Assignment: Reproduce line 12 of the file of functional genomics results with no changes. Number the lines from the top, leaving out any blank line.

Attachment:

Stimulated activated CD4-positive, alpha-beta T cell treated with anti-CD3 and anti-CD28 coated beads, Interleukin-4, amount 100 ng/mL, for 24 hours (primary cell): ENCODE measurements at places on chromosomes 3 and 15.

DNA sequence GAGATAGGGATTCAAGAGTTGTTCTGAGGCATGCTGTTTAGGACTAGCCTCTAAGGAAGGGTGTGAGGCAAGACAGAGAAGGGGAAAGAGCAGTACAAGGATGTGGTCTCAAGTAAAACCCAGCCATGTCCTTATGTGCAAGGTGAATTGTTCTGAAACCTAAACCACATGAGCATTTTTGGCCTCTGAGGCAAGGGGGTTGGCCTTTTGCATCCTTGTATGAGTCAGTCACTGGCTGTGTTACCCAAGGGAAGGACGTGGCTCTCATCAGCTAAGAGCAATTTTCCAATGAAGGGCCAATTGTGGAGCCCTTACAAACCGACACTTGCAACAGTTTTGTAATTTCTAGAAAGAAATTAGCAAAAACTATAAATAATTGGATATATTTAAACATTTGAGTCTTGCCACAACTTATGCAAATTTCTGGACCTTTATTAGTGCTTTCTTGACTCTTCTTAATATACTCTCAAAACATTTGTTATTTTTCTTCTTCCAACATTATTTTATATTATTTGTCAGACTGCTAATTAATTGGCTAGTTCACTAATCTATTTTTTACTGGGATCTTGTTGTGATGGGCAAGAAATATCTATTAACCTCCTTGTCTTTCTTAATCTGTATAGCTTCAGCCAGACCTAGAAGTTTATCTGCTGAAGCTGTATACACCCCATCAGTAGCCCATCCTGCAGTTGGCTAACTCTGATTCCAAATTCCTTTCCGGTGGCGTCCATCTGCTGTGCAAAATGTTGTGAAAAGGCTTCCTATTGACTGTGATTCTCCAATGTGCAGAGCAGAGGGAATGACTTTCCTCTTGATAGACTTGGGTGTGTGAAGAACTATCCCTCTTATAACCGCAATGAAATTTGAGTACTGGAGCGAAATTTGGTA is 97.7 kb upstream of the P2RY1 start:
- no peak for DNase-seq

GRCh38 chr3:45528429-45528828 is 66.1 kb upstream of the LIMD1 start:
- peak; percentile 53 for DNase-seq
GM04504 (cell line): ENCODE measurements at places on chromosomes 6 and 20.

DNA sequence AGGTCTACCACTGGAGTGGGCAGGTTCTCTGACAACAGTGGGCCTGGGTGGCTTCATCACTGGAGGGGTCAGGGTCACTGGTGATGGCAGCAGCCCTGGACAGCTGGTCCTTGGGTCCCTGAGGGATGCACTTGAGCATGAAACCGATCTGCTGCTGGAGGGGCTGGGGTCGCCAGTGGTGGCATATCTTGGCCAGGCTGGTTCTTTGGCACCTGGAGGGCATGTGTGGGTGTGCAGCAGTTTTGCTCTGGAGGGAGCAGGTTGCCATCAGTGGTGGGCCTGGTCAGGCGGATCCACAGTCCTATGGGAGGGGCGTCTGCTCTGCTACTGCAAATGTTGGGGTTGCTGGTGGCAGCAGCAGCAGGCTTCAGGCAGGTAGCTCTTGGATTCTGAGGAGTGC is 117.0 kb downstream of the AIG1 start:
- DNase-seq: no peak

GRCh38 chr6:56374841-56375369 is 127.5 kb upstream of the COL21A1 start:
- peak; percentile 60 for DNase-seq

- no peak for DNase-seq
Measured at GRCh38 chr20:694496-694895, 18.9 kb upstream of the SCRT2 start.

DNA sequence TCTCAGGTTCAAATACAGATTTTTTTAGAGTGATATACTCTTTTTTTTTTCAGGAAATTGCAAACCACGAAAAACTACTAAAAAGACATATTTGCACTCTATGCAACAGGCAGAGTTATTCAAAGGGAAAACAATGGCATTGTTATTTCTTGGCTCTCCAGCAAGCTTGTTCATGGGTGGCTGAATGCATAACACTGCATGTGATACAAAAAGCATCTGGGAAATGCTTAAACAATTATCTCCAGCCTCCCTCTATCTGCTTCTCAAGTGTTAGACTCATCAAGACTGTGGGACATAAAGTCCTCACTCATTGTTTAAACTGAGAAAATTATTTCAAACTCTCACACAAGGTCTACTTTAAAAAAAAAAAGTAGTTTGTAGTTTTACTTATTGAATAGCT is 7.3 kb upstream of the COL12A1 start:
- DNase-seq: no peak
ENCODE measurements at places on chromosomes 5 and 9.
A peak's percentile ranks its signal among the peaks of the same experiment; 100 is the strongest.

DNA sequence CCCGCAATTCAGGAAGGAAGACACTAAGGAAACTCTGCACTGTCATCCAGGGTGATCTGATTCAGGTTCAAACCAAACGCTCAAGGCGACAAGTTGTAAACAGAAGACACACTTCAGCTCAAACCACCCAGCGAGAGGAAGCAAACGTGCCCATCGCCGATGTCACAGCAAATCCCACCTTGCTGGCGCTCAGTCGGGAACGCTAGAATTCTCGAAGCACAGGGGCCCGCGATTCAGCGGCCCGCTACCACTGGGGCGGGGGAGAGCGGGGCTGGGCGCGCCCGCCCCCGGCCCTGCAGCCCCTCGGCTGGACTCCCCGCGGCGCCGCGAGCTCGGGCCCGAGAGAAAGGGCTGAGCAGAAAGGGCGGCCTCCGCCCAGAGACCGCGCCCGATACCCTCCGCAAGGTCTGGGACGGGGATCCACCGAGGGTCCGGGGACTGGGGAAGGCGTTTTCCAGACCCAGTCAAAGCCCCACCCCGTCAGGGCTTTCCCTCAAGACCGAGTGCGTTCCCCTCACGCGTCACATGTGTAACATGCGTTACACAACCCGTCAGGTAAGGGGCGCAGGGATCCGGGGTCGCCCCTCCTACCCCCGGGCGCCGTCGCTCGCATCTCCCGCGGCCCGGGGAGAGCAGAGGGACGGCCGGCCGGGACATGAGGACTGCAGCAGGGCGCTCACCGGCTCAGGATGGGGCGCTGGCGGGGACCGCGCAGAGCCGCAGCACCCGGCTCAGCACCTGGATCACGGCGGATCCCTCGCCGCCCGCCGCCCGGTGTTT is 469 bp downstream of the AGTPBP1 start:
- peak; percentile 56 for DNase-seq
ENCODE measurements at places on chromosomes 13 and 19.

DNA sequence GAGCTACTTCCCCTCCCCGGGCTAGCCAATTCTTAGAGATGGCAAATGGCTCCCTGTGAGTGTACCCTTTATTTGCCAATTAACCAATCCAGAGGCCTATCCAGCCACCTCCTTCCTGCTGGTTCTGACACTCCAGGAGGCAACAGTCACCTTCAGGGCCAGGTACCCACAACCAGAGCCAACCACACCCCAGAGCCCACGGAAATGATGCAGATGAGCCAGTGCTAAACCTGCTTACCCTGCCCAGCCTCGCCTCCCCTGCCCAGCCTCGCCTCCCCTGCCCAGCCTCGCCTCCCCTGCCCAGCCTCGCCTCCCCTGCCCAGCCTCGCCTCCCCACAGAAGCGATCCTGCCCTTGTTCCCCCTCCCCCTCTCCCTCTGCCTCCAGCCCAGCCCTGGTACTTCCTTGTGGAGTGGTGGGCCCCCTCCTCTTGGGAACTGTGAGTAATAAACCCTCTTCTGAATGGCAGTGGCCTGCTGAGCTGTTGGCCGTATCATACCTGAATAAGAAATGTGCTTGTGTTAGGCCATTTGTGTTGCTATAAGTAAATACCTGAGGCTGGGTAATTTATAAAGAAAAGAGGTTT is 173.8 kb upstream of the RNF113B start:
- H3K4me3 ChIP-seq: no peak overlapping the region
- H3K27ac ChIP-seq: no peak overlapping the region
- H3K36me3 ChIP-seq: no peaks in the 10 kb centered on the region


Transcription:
Measured at GRCh38 chr20:694496-694895, 18.9 kb upstream of the SCRT2 start.